When I was young, it was the heyday of space exploration. We as a species were able to place our marker upon another celestial object. Looking back, it seems the accomplishment was more an opportunity to display the superiority of one nation state over another instead of an effort to expand the bounds of our species. For nearly 50 years, we have rested upon our laurels on celestial exploration. Only recently have we developed a sub-species of humanity with the means and desire to resume human exploration of the cosmos. Vast egos of individuals have combined with the vast fortunes brought about through globalization to create a new era of exploration in space. Yet even if we are successful in placing our marker on Mars, we still are barely extending our little toes beyond the Earth. Only when we can envision exploration beyond our solar system will we begin to place our imprint on the galaxy.

All of this will come to naught if we are unable to rise above the ants and eliminate our species innate drive to conquer other ants and take their things. The Drake equation describes the number of intelligent species in our galaxy which are detectable by our species. During my lifetime we have made great strides in establishing bounds on some of the variables in that equation, like the number of stars with planets, and soon we will have estimates on the number of planets that show marks of life (an atmosphere with oxygen). Yet the one variable in the Drake equation we can only slowly work on is the last one, the length of time a civilization is able to send signals into space where it can be detected by other civilizations. We have only our own example to extrapolate from, and the nearly 100 years we’ve transmitted electronic signals from our surface is dwarfed by the age of the universe. Small wonder we’ve not discovered other civilizations, and also it is no surprise we’ve hungered as a species for confirmation we are not alone in the universe.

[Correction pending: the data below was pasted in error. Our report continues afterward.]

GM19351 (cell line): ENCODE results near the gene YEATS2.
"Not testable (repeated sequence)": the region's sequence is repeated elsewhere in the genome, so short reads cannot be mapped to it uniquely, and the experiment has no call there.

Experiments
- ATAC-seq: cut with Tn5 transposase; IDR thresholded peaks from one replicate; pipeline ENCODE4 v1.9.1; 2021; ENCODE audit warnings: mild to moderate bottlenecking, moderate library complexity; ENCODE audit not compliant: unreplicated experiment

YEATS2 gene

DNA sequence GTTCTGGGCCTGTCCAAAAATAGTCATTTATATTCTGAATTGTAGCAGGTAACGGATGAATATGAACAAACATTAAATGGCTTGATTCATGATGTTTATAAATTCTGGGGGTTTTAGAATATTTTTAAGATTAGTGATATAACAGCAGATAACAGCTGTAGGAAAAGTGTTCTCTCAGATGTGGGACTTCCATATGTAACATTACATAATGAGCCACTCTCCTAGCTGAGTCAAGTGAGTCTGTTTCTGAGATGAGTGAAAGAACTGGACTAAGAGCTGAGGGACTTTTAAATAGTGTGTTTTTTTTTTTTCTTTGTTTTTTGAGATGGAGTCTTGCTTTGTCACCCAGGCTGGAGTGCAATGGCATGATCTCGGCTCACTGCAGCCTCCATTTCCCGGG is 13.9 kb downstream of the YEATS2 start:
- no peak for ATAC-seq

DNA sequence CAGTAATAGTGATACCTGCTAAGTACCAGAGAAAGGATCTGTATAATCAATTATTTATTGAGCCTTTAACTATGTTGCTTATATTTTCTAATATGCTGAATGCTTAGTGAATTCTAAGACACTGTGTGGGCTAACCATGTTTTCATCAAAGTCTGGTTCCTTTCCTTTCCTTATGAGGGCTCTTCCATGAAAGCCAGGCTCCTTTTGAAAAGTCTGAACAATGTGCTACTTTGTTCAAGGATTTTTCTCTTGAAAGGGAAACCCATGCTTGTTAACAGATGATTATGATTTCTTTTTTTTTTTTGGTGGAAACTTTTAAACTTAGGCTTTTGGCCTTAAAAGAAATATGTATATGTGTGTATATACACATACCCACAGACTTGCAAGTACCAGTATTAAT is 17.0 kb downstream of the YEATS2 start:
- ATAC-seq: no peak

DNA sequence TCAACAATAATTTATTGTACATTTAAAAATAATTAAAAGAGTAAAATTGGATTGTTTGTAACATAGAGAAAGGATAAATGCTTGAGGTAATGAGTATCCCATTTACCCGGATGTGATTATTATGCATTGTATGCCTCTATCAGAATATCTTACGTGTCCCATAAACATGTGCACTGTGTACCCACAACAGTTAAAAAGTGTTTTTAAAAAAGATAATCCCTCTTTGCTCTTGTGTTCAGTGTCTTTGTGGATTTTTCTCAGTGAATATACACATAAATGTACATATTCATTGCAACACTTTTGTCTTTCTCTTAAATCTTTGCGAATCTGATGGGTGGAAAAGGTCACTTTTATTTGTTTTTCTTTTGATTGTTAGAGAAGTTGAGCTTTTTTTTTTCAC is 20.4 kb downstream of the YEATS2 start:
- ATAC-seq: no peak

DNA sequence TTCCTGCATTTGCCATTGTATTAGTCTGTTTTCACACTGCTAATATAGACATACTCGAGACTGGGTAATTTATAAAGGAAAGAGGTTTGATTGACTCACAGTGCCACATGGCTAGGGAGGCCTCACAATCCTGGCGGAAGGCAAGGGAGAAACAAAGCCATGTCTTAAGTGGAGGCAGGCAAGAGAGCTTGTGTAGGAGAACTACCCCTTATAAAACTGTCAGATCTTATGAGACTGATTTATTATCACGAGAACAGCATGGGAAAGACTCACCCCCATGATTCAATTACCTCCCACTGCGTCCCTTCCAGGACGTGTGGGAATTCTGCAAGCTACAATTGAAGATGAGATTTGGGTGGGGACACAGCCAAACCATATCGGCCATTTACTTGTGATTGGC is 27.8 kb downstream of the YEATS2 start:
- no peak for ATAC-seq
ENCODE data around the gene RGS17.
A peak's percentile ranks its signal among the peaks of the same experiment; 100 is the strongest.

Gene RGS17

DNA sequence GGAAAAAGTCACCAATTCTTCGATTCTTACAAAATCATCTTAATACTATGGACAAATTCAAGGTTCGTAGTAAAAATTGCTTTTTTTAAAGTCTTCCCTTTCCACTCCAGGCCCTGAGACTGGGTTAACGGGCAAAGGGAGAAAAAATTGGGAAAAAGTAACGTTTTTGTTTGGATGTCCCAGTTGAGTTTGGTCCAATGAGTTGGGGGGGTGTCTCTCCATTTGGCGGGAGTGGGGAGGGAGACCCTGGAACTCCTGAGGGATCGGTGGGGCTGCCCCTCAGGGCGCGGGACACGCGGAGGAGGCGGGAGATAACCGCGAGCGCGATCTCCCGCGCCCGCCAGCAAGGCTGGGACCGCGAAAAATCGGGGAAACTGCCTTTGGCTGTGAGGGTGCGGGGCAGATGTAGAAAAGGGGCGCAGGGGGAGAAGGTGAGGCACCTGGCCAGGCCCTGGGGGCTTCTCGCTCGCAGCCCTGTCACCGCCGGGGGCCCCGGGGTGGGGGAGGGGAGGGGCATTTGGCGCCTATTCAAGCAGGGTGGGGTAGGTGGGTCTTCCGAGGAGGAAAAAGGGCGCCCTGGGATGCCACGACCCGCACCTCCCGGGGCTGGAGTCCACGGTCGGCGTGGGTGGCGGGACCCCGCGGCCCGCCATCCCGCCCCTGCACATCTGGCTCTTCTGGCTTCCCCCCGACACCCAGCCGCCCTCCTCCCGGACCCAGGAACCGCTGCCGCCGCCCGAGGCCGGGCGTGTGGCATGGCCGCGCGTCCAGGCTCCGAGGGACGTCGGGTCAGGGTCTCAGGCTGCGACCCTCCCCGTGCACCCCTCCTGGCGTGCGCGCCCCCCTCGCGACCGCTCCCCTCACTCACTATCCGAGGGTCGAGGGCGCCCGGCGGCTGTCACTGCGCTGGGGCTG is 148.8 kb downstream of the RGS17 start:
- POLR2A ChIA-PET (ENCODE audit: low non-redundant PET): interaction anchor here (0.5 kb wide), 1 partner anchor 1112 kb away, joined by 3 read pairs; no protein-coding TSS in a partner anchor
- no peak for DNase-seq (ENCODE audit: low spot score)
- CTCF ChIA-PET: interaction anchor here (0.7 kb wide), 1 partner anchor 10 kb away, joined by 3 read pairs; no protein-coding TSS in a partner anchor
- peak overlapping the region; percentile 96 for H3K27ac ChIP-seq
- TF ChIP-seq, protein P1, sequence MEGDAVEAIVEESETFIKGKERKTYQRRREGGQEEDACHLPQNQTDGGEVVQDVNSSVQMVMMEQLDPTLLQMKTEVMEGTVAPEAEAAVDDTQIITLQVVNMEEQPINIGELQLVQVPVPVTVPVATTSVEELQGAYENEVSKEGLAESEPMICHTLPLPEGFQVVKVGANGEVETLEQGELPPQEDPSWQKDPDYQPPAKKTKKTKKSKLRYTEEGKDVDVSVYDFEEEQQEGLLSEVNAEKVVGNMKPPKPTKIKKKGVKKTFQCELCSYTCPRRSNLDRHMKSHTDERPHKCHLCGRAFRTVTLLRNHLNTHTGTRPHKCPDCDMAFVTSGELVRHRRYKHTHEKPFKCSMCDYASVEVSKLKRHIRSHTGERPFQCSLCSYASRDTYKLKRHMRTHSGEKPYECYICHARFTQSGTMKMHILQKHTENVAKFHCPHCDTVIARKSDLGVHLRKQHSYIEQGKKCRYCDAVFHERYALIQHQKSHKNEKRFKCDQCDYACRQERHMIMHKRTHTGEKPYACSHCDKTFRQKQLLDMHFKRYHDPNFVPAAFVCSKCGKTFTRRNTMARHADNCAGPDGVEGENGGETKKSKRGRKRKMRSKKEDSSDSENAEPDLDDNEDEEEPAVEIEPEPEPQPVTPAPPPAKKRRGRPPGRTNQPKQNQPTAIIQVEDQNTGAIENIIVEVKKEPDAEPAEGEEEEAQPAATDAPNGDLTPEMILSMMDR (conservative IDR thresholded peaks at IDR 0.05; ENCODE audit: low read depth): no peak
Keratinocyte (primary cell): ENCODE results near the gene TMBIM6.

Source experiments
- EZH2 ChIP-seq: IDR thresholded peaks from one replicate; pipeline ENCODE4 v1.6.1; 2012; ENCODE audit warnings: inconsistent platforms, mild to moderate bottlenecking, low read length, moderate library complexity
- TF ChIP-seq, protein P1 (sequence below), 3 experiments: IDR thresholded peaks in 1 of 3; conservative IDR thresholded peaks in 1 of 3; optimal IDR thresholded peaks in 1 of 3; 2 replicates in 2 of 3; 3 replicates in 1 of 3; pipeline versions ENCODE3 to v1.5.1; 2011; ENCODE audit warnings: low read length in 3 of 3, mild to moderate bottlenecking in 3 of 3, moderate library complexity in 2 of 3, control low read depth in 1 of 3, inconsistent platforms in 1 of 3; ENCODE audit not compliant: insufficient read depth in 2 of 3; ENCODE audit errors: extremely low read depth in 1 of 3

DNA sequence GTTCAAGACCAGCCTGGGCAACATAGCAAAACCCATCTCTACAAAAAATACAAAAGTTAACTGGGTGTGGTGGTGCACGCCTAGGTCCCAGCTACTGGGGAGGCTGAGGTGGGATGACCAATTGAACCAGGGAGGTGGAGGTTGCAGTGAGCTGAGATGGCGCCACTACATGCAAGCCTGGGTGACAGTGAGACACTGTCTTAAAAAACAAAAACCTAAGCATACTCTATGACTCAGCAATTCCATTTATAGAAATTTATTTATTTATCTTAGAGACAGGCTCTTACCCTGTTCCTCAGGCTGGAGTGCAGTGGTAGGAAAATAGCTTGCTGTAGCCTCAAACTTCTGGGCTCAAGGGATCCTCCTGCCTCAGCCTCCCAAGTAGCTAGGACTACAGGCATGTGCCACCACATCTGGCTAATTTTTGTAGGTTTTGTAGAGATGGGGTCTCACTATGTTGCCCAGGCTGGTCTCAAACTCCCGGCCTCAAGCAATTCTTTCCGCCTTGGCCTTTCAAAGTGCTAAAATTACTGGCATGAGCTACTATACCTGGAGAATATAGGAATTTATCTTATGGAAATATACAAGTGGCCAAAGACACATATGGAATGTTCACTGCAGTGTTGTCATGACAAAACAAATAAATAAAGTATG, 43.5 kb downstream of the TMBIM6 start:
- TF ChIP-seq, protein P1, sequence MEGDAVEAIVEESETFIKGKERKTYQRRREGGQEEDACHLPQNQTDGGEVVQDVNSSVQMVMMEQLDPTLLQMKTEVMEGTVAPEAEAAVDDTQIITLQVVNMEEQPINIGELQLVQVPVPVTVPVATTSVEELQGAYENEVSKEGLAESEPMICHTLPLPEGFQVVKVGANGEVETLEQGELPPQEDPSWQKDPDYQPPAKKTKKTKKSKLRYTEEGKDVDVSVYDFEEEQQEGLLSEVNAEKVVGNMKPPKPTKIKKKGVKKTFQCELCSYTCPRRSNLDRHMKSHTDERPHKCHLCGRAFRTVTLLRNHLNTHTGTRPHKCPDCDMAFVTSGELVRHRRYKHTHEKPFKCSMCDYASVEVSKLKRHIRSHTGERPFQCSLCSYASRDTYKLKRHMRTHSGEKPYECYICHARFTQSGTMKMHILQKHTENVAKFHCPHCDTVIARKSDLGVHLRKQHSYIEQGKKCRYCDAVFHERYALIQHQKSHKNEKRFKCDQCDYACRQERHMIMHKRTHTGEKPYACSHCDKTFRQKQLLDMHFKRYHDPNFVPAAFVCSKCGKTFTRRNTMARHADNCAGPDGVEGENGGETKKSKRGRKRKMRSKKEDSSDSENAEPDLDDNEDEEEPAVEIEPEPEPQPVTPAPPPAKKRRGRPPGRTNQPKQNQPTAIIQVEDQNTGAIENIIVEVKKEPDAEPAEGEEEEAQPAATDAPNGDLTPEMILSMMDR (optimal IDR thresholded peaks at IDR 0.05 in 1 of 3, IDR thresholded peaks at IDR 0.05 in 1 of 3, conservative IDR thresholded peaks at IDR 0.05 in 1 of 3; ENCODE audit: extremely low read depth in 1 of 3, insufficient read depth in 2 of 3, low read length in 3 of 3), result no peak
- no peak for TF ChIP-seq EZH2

Many of our species do not care about such questions. They are content to be bound by their belief system into worrying only about their own nation’s or religion’s status. I myself hope we can actually detect another signal coming to us during my lifetime, and such a discovery can serve as a unifying occasion for our species. Before we end our time as one of those who are sending signals out into the vast cosmos we inhabit.       

Two Roads Diverged in a Yellow Wood

I’m not a normal American. I know that. I always have. Ever since I was in the first grade, and I stated my strong preference that it was a big bang that created the universe, not a steady state universe. Maybe I thought explosions were cooler, but that’s what I thought. In first grade!

I thought I could be a great athlete as a kid, but didn’t have the fast-twitch muscles needed to be good at any sport. No, I found plays and musical theatre as an outlet for my energy. That, and choral singing. The latter I still do at age 66, which is one way in which the pandemic has robbed me of a creative outlet.

I fancied myself as a potential novelist, but when I tried it, my dialogue came out like stilted lettuce. I found my real skill early on, when I competed in Informative Public Address in high school forensics. One time, when visiting my high school, I realized that a trophy in a trophy case was partially due to my efforts. It made me realize that I hadn’t wasted my time back then.

I really diverged from being normal when I went to college. Majoring in Chemical Engineering, I toured all of the hard sciences and math courses. I had to add in one choral group each year in order to maintain my own sanity by sustaining a creative outlet. Looking back, it was amazing that I didn’t end up in legal trouble in those days, due to a certain prohibited substance that is only now gaining legitimacy in many states.